• My Note - F Me. Translation - One day after Jordan said there's an open audition for the role of first guard off the bench, he taps Willie Green to be the guy, and Willie actually doesn't play half bad. Jrue gets a DNPCD against a team that played a rookie at the point for about 10 minutes.
That's all I have for tonight. The defense did look a little better to me, but the Nets had no shooters and very little talent on the floor. This should've been a much bigger win, but again, it's a process and picking up wins when you're supposed to early in the season is something the Sixers haven't done in the slightest over the past couple of seasons. So far, Eddie Jordan is 3-0 in games the Sixers should've won. Keep that streak alive for the entire season and we're going to the playoffs, no matter what we do against the good teams.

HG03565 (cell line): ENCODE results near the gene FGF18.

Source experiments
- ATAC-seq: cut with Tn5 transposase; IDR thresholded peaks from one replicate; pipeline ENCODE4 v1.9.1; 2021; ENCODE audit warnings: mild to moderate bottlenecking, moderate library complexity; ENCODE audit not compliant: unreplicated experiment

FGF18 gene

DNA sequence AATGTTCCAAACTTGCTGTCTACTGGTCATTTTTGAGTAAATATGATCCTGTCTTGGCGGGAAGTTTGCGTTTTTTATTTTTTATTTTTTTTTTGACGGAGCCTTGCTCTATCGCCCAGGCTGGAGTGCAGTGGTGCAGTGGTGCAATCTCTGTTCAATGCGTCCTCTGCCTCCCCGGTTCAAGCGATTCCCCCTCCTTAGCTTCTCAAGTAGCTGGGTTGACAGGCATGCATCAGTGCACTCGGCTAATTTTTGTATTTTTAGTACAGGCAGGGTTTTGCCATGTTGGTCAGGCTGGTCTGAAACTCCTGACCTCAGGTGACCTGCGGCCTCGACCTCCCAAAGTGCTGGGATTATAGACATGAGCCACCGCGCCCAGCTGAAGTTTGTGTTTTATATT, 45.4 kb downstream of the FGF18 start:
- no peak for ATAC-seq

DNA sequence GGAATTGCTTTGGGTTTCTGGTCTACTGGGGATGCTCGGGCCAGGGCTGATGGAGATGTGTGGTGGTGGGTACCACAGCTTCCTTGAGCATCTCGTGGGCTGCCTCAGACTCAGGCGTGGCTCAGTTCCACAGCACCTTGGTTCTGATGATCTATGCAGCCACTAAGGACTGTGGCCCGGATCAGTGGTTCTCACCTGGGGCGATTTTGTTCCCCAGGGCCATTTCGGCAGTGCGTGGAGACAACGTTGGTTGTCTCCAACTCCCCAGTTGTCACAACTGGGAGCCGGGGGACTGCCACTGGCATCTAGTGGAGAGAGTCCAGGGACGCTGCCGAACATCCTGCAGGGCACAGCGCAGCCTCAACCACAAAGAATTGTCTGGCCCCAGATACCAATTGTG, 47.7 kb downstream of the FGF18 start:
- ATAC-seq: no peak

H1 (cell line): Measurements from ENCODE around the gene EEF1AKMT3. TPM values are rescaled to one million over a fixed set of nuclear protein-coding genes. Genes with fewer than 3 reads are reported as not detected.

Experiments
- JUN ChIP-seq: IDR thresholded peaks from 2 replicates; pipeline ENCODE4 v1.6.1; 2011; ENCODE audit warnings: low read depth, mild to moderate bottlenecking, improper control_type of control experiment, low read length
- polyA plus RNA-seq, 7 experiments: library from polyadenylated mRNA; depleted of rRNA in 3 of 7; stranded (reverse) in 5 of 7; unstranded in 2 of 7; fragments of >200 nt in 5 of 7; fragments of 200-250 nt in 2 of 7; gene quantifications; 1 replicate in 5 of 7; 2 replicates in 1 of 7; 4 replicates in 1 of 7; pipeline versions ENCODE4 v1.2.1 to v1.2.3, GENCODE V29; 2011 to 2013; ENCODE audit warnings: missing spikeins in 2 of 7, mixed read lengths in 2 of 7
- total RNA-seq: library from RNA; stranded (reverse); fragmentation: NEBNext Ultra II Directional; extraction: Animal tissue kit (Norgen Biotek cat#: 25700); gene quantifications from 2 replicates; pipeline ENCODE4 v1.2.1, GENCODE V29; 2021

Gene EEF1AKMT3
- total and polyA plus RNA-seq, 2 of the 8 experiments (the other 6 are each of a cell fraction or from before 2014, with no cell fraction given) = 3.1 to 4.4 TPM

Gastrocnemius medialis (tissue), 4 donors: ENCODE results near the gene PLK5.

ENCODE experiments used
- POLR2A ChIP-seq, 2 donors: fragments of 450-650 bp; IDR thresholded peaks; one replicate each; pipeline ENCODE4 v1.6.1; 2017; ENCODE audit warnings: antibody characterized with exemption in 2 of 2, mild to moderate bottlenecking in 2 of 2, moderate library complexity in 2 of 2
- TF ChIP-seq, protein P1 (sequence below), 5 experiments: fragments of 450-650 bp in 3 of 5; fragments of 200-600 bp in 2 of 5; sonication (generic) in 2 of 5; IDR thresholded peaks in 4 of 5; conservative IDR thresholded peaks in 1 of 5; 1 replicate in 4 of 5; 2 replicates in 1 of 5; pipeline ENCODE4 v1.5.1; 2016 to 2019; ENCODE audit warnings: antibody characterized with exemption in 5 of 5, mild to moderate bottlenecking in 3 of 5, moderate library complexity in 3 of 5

Player of The Game: Lou
Team Record: 3-2
Up Next: @ Detroit, Sunday afternoon. 1 p.m. The Eagles play Sunday night, so no excuses.

Three more quick notes:

  1. Great job in the game thread tonight in my absence.
  2. The Cavs are having serious problems with their offense, even against the hapless Knicks. LeBron scored 33 tonight, and I'd say he hit at least six just ridiculous deep jumpers with a hand in his face. Against the Knicks, the Cavs struggled for open looks for most of the game. Oh, and the Knicks are still pitiful.
  3. Thanks to Rob for the pic from the Wach. Take a close look, that picture wasn't taken during warmups, that's the 100 level during the game.
by Brian on Nov 7 2009
Tags: A Win Is A Win | Basketball | Lou Williams | Nets | Sixers |